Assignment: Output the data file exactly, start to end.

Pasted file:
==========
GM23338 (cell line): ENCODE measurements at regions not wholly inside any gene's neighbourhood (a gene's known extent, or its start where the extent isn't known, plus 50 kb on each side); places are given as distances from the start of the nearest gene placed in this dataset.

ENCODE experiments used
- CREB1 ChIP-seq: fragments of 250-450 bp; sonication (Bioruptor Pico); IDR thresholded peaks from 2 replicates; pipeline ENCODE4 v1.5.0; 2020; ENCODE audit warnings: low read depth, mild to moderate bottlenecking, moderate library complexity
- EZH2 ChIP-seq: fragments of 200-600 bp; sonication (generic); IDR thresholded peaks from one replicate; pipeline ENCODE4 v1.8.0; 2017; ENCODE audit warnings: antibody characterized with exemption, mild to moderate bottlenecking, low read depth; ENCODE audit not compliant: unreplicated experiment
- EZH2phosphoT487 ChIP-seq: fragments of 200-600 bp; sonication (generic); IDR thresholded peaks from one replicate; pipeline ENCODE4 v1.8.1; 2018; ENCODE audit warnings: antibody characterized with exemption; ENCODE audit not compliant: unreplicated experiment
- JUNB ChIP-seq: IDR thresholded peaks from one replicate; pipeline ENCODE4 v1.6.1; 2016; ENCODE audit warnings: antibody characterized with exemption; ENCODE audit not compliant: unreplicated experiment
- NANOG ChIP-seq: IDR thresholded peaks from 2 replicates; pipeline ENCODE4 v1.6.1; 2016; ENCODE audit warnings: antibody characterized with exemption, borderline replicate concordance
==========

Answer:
GM23338 (cell line): ENCODE measurements at regions not wholly inside any gene's neighbourhood (a gene's known extent, or its start where the extent isn't known, plus 50 kb on each side); places are given as distances from the start of the nearest gene placed in this dataset.

ENCODE experiments used
- CREB1 ChIP-seq: fragments of 250-450 bp; sonication (Bioruptor Pico); IDR thresholded peaks from 2 replicates; pipeline ENCODE4 v1.5.0; 2020; ENCODE audit warnings: low read depth, mild to moderate bottlenecking, moderate library complexity
- EZH2 ChIP-seq: fragments of 200-600 bp; sonication (generic); IDR thresholded peaks from one replicate; pipeline ENCODE4 v1.8.0; 2017; ENCODE audit warnings: antibody characterized with exemption, mild to moderate bottlenecking, low read depth; ENCODE audit not compliant: unreplicated experiment
- EZH2phosphoT487 ChIP-seq: fragments of 200-600 bp; sonication (generic); IDR thresholded peaks from one replicate; pipeline ENCODE4 v1.8.1; 2018; ENCODE audit warnings: antibody characterized with exemption; ENCODE audit not compliant: unreplicated experiment
- JUNB ChIP-seq: IDR thresholded peaks from one replicate; pipeline ENCODE4 v1.6.1; 2016; ENCODE audit warnings: antibody characterized with exemption; ENCODE audit not compliant: unreplicated experiment
- NANOG ChIP-seq: IDR thresholded peaks from 2 replicates; pipeline ENCODE4 v1.6.1; 2016; ENCODE audit warnings: antibody characterized with exemption, borderline replicate concordance